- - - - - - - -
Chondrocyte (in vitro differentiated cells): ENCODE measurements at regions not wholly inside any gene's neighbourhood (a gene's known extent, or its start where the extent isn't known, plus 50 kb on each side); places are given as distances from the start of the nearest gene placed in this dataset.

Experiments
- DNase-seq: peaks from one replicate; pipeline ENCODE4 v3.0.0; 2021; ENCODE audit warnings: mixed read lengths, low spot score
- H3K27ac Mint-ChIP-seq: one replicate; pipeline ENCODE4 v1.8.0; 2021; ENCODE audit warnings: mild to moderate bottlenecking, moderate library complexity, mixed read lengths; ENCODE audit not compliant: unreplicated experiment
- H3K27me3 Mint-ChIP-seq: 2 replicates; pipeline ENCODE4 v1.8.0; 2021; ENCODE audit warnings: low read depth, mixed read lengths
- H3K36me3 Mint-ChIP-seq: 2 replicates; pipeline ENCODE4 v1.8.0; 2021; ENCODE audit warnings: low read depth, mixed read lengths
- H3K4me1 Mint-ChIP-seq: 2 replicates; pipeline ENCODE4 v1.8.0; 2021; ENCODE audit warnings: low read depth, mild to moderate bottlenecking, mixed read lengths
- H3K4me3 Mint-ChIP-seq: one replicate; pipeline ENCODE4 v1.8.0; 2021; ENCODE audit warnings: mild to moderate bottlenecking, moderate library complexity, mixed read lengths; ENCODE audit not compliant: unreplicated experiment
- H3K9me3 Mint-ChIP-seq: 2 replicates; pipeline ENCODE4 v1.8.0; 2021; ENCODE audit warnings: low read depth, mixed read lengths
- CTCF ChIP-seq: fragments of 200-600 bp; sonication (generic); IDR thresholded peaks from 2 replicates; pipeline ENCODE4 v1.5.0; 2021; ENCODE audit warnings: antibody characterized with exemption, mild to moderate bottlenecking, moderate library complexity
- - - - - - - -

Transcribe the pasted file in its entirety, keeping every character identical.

Chondrocyte (in vitro differentiated cells): ENCODE measurements at regions not wholly inside any gene's neighbourhood (a gene's known extent, or its start where the extent isn't known, plus 50 kb on each side); places are given as distances from the start of the nearest gene placed in this dataset.

Experiments
- DNase-seq: peaks from one replicate; pipeline ENCODE4 v3.0.0; 2021; ENCODE audit warnings: mixed read lengths, low spot score
- H3K27ac Mint-ChIP-seq: one replicate; pipeline ENCODE4 v1.8.0; 2021; ENCODE audit warnings: mild to moderate bottlenecking, moderate library complexity, mixed read lengths; ENCODE audit not compliant: unreplicated experiment
- H3K27me3 Mint-ChIP-seq: 2 replicates; pipeline ENCODE4 v1.8.0; 2021; ENCODE audit warnings: low read depth, mixed read lengths
- H3K36me3 Mint-ChIP-seq: 2 replicates; pipeline ENCODE4 v1.8.0; 2021; ENCODE audit warnings: low read depth, mixed read lengths
- H3K4me1 Mint-ChIP-seq: 2 replicates; pipeline ENCODE4 v1.8.0; 2021; ENCODE audit warnings: low read depth, mild to moderate bottlenecking, mixed read lengths
- H3K4me3 Mint-ChIP-seq: one replicate; pipeline ENCODE4 v1.8.0; 2021; ENCODE audit warnings: mild to moderate bottlenecking, moderate library complexity, mixed read lengths; ENCODE audit not compliant: unreplicated experiment
- H3K9me3 Mint-ChIP-seq: 2 replicates; pipeline ENCODE4 v1.8.0; 2021; ENCODE audit warnings: low read depth, mixed read lengths
- CTCF ChIP-seq: fragments of 200-600 bp; sonication (generic); IDR thresholded peaks from 2 replicates; pipeline ENCODE4 v1.5.0; 2021; ENCODE audit warnings: antibody characterized with exemption, mild to moderate bottlenecking, moderate library complexity